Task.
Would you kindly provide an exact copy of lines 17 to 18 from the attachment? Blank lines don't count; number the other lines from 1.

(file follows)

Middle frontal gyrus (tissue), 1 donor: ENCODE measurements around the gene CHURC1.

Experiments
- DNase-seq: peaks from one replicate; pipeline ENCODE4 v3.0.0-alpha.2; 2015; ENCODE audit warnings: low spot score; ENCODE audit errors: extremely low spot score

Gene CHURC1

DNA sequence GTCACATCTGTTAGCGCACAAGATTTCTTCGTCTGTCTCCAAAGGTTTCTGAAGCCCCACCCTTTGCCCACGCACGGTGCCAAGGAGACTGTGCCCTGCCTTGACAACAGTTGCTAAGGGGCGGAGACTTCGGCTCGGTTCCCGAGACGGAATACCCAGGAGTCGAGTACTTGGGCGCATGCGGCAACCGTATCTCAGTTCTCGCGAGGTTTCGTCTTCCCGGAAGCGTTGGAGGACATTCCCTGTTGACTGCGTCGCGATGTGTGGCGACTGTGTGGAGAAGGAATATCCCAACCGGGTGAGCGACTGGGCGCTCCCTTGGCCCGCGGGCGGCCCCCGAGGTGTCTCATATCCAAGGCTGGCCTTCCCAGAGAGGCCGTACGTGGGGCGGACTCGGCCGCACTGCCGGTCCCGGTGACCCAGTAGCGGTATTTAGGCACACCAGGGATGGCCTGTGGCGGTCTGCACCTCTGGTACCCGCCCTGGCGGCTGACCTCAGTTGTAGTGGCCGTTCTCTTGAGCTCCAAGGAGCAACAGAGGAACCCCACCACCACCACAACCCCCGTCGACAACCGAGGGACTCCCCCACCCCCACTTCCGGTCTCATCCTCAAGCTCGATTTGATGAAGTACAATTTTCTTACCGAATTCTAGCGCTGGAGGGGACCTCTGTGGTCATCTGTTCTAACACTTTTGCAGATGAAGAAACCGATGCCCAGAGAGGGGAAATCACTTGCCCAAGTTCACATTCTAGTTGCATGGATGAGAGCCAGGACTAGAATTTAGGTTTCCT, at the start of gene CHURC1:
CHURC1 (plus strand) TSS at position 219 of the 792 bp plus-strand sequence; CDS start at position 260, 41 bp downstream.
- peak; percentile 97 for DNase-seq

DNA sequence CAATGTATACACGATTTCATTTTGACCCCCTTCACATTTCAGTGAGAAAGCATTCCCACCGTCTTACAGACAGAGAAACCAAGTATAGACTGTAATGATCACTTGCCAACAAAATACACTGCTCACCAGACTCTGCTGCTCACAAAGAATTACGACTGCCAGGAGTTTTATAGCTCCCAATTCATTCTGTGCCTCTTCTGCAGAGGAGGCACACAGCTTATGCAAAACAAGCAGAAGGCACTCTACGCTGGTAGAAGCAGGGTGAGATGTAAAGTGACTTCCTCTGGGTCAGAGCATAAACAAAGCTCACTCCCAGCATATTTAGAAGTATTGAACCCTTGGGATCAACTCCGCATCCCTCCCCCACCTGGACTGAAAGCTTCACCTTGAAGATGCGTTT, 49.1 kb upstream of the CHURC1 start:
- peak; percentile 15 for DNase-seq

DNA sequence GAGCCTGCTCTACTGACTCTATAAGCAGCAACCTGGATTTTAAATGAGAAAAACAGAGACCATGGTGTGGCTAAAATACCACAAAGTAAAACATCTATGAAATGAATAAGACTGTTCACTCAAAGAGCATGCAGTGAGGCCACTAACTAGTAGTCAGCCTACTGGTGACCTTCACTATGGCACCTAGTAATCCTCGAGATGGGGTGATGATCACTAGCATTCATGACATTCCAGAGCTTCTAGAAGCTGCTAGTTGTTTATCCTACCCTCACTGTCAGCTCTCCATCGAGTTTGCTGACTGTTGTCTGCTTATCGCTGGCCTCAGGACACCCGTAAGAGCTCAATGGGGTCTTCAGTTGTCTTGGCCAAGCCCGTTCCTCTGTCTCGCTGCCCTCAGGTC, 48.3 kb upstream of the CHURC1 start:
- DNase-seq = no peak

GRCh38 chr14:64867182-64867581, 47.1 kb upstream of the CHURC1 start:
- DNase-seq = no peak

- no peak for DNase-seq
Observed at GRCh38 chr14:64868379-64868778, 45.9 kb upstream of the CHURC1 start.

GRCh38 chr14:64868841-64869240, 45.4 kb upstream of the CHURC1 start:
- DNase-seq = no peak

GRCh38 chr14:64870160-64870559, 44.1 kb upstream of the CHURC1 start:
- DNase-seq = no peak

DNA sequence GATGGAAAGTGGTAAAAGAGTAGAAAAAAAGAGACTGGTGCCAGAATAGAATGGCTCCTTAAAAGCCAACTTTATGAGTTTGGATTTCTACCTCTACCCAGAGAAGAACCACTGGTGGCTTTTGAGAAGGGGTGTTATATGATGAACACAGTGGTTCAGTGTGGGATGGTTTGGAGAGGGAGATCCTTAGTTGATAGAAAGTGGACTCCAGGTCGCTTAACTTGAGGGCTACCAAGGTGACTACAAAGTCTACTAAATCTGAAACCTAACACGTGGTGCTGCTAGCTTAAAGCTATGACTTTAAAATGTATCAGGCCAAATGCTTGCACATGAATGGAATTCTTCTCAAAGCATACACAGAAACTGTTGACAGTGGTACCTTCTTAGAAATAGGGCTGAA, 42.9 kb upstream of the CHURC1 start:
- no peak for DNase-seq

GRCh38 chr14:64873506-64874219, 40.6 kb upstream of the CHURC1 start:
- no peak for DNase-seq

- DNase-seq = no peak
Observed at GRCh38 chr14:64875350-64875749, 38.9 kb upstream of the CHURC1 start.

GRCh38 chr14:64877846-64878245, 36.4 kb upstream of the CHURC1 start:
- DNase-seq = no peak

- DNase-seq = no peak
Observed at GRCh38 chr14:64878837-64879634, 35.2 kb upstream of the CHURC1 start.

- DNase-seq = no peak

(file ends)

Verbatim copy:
- DNase-seq = no peak

GRCh38 chr14:64870160-64870559, 44.1 kb upstream of the CHURC1 start: